On April 9, 1987, DiFrancesco entered into a written agreement with Messano Construction Co., Inc. (Messano), Charles Messano's company, to sell the subject property to Messano at a price of $3,600,000, based on $200,000 per subdivided lot. The agreement was contingent upon DiFrancesco closing with plaintiffs and his obtaining preliminary major subdivision approval within 18 months. It also included a "Confidentiality" clause, prohibiting Messano from entering the property and listing or advertising the property for sale during the term of the agreement. The agreement stated that the purpose of the clause was "among other things, not to jeopardize" the subdivision application process. However, according to Messano, the clause was inserted because Butler and DiFrancesco did not want plaintiffs to know that DiFrancesco had assigned the agreement. Messano also testified that Butler said "it would be [Butler's] problem when [plaintiffs] did find out about it." Butler denied he made these statements, and testified that the central purpose of the clause was to prevent the planning board from knowing that someone other than DiFrancesco owned the property.
On various occasions during the spring and summer of 1987, plaintiffs met with Butler to execute planning board documents and to discuss the status of DiFrancesco's subdivision application. The Messano agreement was never mentioned. Butler conceded he never told either plaintiff directly about the Messano agreement at any time because he had no confidence in it. According to Butler, on May 20, 1987, he met with Constant Baldasarre, plaintiff Baldasarre's husband, on an unrelated matter and advised him of the Messano agreement and asked him to "relay" the information to plaintiffs. He testified that he assumed Mr. Baldasarre had conveyed the information to
plaintiffs. Mr. Baldasarre denied that Butler told him about the Messano agreement.
Upon the expiration of the six-month period within which subdivision approval was to be obtained under the plaintiffs/DiFrancesco agreement, the contingency was extended for 90 days, or until November 12, 1987. However, some time in October 1987, DiFrancesco indicated to Butler that subdivision approval could not be obtained within the agreed-upon time period because of difficulties encountered before the various boards. He therefore asked Butler to obtain from plaintiffs an additional six-month extension of the subdivision contingency with an additional 90-day extension, if necessary. In return, DiFrancesco offered to release to plaintiffs the $50,000 deposit held in escrow.
On October 7, 1987, Butler met with plaintiffs to discuss the extension requested by DiFrancesco. Mrs. Neumann testified that plaintiffs resisted the extension because the value of the property "was escalating so fast." Butler admitted he did not tell plaintiffs of the Messano agreement at this meeting because it "didn't occur" to him to tell them. Also, it is uncontradicted that at the meeting Butler did not give plaintiffs advice about whether or not to sign the extension, but did advise them that DiFrancesco could either void the deal or waive the subdivision contingency and close title if the extension was not granted. DiFrancesco testified that if plaintiffs had refused to extend, he was ready and able to close title immediately. Plaintiffs discussed the extension between themselves and agreed to it. The $50,000 was thereupon released to them in consideration for the extension.
In early January 1988, Mrs. Neumann heard a "rumor" that the property had been "resold" by DiFrancesco. She immediately called Butler who again made no disclosure of the Messano agreement but instead recommended that plaintiffs attend a board of health meeting on January 12, 1988 and discuss the matter with DiFrancesco. While Butler was present during a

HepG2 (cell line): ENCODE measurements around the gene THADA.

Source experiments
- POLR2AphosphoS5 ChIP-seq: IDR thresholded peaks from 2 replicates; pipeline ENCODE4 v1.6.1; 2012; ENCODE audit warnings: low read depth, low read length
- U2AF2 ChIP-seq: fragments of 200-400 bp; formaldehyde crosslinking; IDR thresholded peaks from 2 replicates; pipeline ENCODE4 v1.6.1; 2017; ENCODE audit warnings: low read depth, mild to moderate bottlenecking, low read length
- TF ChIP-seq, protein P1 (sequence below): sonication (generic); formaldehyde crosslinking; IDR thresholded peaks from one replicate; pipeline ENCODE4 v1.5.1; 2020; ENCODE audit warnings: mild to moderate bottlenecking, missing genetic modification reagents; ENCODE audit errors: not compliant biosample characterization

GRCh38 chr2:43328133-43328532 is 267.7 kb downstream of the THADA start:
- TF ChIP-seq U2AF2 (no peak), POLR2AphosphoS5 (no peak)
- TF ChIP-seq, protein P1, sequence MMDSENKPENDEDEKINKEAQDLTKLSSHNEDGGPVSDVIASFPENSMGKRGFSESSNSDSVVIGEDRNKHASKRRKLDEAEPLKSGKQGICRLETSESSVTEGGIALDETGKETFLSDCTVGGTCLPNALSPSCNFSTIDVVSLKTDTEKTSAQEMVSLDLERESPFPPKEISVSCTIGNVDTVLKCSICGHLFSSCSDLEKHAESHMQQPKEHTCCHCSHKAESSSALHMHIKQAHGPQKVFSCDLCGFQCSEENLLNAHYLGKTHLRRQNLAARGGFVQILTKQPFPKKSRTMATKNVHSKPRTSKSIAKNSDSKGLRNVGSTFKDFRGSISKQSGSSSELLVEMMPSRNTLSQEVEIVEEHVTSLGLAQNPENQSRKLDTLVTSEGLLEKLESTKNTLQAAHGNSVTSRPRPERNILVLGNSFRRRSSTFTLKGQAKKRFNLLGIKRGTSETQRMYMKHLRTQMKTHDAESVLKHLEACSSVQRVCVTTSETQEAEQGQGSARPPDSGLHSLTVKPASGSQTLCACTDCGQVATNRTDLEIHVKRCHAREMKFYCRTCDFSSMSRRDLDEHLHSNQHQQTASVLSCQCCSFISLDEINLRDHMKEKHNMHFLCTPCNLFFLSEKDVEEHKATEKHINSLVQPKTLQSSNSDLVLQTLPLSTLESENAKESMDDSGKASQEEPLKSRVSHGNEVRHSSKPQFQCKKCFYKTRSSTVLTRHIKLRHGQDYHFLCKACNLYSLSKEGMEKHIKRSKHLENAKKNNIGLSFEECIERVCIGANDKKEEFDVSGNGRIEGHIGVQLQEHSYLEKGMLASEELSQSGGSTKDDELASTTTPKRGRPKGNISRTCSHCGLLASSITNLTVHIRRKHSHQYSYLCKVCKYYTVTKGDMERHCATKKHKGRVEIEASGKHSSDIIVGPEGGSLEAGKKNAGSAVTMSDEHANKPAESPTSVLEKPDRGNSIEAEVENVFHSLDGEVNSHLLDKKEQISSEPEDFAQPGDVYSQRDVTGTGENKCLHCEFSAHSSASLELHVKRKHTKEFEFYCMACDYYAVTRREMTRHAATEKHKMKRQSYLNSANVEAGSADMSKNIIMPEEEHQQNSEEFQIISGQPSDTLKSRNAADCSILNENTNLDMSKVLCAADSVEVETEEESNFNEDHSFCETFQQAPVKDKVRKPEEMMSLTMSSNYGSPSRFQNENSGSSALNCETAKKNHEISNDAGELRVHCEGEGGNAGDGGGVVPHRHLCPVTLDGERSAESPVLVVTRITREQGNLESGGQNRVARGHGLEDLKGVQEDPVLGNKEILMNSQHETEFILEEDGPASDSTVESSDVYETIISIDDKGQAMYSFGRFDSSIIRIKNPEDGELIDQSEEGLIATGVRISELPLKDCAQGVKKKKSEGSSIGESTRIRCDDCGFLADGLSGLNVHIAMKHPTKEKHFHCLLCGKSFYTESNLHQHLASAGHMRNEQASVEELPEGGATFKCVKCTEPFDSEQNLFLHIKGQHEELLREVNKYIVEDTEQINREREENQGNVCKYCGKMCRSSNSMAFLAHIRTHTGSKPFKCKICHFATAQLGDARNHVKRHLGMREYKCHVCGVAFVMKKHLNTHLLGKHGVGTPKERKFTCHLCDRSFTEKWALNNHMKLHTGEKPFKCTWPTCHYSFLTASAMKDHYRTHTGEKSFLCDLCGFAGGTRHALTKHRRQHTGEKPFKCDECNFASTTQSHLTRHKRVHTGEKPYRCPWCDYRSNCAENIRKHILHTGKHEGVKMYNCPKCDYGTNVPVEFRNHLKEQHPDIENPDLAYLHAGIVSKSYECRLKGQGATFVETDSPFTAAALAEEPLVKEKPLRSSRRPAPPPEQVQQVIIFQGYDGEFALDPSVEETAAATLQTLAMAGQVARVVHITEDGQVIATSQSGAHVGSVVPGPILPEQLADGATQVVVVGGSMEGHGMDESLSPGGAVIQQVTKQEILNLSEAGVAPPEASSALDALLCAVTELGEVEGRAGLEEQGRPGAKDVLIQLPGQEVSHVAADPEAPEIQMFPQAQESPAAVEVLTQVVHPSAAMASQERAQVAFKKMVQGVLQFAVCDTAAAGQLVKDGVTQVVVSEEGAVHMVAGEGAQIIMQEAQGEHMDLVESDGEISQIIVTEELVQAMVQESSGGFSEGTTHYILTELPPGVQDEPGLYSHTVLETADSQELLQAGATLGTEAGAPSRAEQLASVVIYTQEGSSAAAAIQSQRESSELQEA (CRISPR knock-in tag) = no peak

conversation between Mrs. Neumann and DiFrancesco at that meeting, the Messano agreement was not mentioned.
In the latter part of January 1988, plaintiffs learned that DiFrancesco had sold the property and that Butler represented DiFrancesco in that transaction. 0 plaintiffs thereupon retained new counsel and during a February 11, 1988 meeting with their new lawyer, reviewed the Messano agreement for the first time.
On March 17, 1988, plaintiffs filed the present action against Butler, his law firm and DiFrancesco, seeking a rescission of their agreement with DiFrancesco, and compensatory and punitive damages. The gravamen of the complaint is that Butler and DiFrancesco had committed legal and equitable fraud by wrongfully withholding the existence of the Messano agreement from plaintiffs, thereby inducing them to grant the October 7, 1987 extension. Plaintiffs also claimed that Butler had violated his professional responsibility to plaintiffs and that Butler's law firm was jointly and severally liable for his conduct. DiFrancesco filed an answer and counterclaim seeking specific performance of the agreement and compensatory and punitive damages for plaintiffs' tortious interference with his prospective economic advantage under the Messano agreement.
On April 25, 1988, DiFrancesco's subdivision application was approved and on April 26, 1988, DiFrancesco, through his new attorney, notified plaintiffs' counsel that he was prepared to close on 1 the agreement with plaintiffs, and if plaintiffs refused to do so, plaintiffs would be held "responsible for all damages sustained[.]"
In response to a pretrial motion filed by DiFrancesco, the trial court entered an order on September 19, 1988 compelling plaintiffs to close title on or before October 9, 1988 with the proviso that approximately $1,620,000 (the difference between the purchase price under the plaintiffs/DiFrancesco and DiFrancesco/Messano agreements) be held in escrow. On September 23, 1988, DiFrancesco notified Messano that he was
ready and able to convey title to the property under the DiFrancesco/Messano agreement. Time was made of the essence. On October 4, 1988, we denied plaintiffs' motion for a stay of the September 19, 1988 order, and on October 6, 1988, plaintiffs notified DiFrancesco of their willingness to comply with the trial court's order and close title, provided DiFrancesco tendered the purchase price of $1,980,000. DiFrancesco's attorney responded by stating that plaintiffs had not complied with the September 19, 1988 order because plaintiffs could not deliver "marketable" title. DiFrancesco's title company would not insure title because of the pendency 2 of plaintiffs' rescission complaint. By letter dated ...